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Steps to Effective Course Assessment

  1. PLAN: Create measurable outcomes for the course. For example, an outcome for an introductory astronomy course might be that by semester’s end, “Students will calculate the distances between our solar system and two of those closest to ours in light years.” Notice the use of the strong verb, calculate. It is important that outcomes, whether course or program, be introduced with a strong, active verb. The responsibility for the action is up to the student. Using a weak verb, such as understand, know, does not specify action on the student's part. Active engagement and the ability to prove the acquisition of knowledge or skill are the student's responsibilities. (See Bloom's Taxonomy below.) The guiding idea should be “What should the student in my class be able to do by the end of the semester?” when writing an outcome. Notice also that although astronomy is a science course, the activity to fulfill this outcome requires a good deal of math; hence, this outcome clearly addresses the GenEd proficiencies of “mathematical method.”

  2. ACT: The student must be given opportunities to demonstrate he/she has learned the material or process and can skillfully prove it on an assessment vehicle: an essay, an algebraic formula, a musical score, a scientific experiment, a dance routine, etc. A rubric is usually composed for each specific outcome. In the case of a student being required to play violin according to a musical score, the professor would have a rubric whose criteria would include different levels of musical mastery and performance.

  3. ANALYZE: The assessment data is gathered from the test or essay or experiment and compared to a moderate benchmark. For example, in the astronomy course, the professor/committee might set a moderate benchmark of 70%, meaning that students are expected to score 70% on the questions or essay or experiment that address the course outcome. This is not necessarily the cumulative grade for the activity. A student could score a 60% on an exam but 90% on the assessment questions, and vice-versa; either way, the professor/committee would have an indication of how well students did specifically on the assessment portion.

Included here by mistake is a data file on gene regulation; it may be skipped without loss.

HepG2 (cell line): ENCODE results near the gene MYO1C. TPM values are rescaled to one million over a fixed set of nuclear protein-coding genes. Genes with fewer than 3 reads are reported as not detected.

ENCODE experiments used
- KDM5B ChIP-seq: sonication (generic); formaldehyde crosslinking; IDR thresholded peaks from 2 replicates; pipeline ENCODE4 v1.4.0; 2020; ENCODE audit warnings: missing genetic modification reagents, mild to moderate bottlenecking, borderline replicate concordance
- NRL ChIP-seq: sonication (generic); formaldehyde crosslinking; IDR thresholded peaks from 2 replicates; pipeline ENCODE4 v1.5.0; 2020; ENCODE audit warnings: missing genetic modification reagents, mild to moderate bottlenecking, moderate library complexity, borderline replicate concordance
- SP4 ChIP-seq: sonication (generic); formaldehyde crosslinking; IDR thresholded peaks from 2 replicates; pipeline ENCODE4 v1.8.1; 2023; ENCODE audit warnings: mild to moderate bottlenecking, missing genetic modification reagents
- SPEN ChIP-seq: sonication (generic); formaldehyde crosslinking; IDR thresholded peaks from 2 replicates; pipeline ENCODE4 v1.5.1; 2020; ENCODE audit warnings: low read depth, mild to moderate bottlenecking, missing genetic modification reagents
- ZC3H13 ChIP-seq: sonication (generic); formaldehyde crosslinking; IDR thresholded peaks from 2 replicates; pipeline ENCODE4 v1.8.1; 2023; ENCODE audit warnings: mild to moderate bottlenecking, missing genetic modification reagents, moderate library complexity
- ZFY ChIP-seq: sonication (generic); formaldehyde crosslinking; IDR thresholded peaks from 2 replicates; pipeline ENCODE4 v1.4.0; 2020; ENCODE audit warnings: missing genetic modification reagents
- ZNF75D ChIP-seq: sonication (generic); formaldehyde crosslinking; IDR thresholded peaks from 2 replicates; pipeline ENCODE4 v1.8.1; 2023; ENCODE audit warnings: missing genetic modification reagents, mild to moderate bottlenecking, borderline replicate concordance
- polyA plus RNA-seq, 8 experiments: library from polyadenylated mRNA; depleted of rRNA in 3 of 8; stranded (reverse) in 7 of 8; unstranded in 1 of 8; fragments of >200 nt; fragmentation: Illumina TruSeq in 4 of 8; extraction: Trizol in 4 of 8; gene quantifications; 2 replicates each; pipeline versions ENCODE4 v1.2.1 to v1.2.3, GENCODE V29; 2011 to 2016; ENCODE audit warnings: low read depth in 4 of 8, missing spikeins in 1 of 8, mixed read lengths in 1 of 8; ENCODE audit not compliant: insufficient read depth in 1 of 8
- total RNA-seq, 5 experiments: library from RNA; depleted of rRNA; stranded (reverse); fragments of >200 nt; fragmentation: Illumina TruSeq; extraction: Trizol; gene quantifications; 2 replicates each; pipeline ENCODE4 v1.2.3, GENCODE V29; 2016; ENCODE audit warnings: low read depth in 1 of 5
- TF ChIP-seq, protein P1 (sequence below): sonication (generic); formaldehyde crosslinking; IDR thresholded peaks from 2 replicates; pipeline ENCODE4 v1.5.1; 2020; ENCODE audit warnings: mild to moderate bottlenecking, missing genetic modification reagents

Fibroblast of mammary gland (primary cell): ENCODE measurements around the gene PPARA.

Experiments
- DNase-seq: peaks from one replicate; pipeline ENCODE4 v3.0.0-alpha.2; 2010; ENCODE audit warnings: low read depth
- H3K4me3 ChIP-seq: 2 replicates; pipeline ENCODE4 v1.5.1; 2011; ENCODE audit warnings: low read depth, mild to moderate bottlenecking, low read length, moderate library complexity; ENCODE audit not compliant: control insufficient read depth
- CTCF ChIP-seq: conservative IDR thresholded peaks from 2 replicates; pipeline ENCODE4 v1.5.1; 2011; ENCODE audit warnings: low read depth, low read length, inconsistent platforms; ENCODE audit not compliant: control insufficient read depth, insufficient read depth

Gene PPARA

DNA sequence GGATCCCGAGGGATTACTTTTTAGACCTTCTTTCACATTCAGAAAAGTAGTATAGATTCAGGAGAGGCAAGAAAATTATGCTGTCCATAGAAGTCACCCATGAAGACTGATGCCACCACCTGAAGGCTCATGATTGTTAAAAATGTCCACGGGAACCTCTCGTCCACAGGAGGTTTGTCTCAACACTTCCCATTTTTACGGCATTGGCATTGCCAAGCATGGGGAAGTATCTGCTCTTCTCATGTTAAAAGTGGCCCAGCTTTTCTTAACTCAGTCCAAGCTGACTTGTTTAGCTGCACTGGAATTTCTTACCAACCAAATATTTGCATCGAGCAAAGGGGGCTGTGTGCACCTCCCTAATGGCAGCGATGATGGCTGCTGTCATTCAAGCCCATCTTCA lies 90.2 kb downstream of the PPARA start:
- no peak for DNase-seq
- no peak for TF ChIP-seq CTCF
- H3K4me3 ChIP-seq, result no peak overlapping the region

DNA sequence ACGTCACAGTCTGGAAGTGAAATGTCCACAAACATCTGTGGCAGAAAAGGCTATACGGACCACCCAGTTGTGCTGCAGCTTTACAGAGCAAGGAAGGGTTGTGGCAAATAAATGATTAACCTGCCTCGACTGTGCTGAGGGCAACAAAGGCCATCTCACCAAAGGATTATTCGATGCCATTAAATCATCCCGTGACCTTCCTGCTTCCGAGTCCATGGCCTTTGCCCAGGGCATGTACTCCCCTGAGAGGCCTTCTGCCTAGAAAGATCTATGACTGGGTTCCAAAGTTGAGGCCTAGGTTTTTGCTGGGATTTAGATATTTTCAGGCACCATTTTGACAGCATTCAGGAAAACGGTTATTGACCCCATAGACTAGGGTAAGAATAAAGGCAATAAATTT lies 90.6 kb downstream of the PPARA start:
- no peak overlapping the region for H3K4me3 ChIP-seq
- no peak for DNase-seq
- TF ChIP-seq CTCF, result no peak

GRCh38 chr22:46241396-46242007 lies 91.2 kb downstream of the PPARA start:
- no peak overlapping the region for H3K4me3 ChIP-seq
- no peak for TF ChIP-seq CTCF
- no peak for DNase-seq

The student is not informed about his/her performance on the assessment portion; in fact, neither the students' names nor the professor's name need appear on the report. We assess course and program outcomes in the aggregate.

  4. ADJUST: As stated on the wheel in the Course Assessment section,“Use the results to review and fine-tune the outcomes and student-learning opportunities.” Going forward with the data from the assessments (generated by the rubric(s) or item analysis), now is the point in the wheel when we determine if we might change an assignment or a text, or even our assessment vehicles and tools. This is not always a call to make changes; however, if one is to be made, it is done on the syllabus or text or unit and noted on the syllabus for the next semester (PLAN) when students' work will again be assessed. For assistance with these steps, please contact the assessment manager or a member of the assessment team.


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